I don't think anyone is disagreeing that CBT is very important (except zenman). The dispute (at least part of it) is whether SSRI's have a place here. SSRI could just be blunting the stress overactivity, but qualitatively that seems moreso the case with benzo's than SSRI's. Furthermore, if the stress reaction is turned down that may interrupt the cycle of checking behavior, reduction of anxiety, and reinforcement, which then allows for more elective engagement of triggering anxiety and working with it psychotherapeutically.

                                            The problem I have with CBT, in addition to those mentioned earlier is that intellectual knowledge means very little to some patients. They got to feel it in their hearts...get em out of their heads. I'm brain dead but maybe I'm clear. "Karate not here, karate not here, karate here."
                                             

                                            Ollie123

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                                              Sorry, I realize my post was a little unclear but I was referring specifically to OCD. I'm well aware of the biases in the literature and support of views on both sides for many of the issues that you posted (though to be fair...I've seen a few too many psychiatrists with blind faith in big pharma or who think handing out a pamphlet on deep breathing along with their 10 minute med checks means they are providing optimal care and no therapy referral is needed). I'm a scientist first and this discussion gets even more crazy when you look at the methodology of the studies and the inherent problems in equating them (e.g. its kind of hard to "blind" therapy). My research is actually geared more towards drug development than psychotherapy so believe me when I say I'm not on the "Meds are evil" bandwagon.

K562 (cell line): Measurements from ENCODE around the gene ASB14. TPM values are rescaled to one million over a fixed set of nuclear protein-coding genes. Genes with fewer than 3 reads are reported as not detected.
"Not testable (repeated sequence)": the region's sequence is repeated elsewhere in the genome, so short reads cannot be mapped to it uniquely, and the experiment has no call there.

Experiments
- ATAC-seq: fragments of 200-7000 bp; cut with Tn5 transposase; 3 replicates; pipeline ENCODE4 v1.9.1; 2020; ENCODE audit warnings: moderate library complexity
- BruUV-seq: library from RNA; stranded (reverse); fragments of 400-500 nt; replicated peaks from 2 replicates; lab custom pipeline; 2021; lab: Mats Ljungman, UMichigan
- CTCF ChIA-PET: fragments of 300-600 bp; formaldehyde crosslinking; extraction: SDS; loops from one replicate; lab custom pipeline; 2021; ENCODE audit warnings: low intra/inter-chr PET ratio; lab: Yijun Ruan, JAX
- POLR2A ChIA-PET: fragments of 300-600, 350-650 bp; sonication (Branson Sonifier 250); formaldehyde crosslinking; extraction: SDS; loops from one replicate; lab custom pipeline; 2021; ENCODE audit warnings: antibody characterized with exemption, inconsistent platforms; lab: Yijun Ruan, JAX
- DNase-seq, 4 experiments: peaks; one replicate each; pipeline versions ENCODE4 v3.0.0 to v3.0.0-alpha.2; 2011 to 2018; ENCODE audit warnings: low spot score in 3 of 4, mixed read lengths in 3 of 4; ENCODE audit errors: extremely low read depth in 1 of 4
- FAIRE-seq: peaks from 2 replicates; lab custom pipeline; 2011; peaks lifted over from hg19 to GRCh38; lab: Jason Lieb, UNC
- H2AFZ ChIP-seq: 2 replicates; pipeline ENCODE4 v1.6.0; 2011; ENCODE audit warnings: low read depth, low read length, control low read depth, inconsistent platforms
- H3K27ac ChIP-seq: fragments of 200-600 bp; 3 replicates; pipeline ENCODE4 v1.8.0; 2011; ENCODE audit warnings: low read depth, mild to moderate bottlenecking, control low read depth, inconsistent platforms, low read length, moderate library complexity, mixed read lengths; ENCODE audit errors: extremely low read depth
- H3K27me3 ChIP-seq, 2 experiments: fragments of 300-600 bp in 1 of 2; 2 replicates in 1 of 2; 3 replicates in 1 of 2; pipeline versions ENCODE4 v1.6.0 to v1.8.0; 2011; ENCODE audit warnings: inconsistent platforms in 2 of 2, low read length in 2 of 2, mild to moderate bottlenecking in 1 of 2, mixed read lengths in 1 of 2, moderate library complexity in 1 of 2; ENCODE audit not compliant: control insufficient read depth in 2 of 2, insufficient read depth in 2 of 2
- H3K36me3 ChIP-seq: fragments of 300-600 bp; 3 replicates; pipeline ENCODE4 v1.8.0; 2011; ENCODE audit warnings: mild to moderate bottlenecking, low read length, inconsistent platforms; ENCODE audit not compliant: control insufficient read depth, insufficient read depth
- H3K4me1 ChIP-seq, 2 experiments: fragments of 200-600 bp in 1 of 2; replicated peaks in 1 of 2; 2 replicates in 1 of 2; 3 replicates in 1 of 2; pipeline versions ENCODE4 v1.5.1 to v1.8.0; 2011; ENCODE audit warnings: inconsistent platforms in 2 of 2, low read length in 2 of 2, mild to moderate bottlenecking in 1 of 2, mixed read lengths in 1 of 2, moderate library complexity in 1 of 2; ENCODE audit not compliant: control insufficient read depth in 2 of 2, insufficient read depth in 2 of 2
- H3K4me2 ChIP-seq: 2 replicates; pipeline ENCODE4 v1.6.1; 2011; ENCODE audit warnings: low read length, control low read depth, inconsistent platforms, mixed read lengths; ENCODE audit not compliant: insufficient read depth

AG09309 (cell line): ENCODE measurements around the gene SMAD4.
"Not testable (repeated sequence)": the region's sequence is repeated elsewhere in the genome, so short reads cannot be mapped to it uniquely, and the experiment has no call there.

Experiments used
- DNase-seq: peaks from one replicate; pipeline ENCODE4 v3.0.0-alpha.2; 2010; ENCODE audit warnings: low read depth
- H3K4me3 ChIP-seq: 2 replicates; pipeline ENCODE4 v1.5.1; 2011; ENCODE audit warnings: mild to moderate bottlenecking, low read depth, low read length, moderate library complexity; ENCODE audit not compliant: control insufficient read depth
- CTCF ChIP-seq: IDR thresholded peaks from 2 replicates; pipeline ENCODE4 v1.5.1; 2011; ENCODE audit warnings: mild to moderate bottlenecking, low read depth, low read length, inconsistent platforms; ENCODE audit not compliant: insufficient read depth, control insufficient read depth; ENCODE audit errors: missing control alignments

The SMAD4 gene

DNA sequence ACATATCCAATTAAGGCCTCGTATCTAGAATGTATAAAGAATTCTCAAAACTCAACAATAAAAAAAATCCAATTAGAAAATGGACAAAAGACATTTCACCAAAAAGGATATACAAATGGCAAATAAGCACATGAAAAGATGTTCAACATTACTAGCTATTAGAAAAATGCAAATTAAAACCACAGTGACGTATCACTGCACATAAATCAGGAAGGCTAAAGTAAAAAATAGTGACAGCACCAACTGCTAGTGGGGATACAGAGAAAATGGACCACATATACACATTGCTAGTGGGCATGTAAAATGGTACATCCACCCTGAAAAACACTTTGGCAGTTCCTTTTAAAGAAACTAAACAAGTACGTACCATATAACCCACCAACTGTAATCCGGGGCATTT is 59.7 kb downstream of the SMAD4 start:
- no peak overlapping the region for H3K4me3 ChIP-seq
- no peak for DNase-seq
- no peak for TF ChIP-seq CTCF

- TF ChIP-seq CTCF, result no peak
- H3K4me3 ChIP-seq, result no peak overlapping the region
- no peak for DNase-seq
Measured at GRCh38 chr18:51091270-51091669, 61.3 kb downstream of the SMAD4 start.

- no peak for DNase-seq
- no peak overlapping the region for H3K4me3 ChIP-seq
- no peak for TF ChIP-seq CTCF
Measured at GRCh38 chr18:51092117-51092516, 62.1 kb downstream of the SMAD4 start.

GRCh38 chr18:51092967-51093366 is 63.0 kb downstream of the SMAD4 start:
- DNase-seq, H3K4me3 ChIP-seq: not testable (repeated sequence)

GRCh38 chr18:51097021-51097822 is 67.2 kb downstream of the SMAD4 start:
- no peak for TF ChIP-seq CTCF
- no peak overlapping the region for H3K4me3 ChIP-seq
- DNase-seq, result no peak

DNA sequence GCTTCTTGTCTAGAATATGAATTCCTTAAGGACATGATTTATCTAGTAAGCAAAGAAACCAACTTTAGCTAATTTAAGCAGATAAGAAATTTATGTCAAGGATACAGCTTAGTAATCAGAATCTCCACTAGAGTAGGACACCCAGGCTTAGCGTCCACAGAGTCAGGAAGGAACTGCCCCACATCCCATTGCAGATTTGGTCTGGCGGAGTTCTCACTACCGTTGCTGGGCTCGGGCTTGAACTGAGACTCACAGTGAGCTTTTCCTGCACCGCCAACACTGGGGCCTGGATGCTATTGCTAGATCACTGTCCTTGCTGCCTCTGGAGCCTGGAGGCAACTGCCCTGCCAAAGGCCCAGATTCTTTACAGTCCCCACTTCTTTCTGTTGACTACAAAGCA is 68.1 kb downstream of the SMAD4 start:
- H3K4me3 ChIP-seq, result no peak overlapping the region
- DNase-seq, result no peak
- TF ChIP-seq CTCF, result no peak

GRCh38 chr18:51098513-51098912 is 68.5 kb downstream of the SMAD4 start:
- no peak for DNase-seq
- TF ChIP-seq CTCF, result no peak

However, it appears that not a one of the many studies you were nice enough to find supported superiority of SSRI's for the treatment of OCD! Maybe I misunderstood, but I thought Whopper was referring specifically to that having been shown specifically in populations with OCD. I only bring this up because from what I have seen, OCD is one of the few areas where everything I've seen suggests equivalence or superiority of therapy and I HAVEN'T seen anything to support the superiority of meds. If that literature is floating around out there somewhere I want to know about it.
                                               
                                              Last edited:

                                              nitemagi

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                                                However, it appears that not a one of the many studies you were nice enough to find supported superiority of SSRI's for the treatment of OCD! Maybe I misunderstood, but I thought Whopper was referring specifically to that having been shown specifically in populations with OCD. I only bring this up because from what I have seen, OCD is one of the few areas where I HAVEN'T seen a mixed pattern of findings, so if that literature is floating around out there somewhere I want to know about it.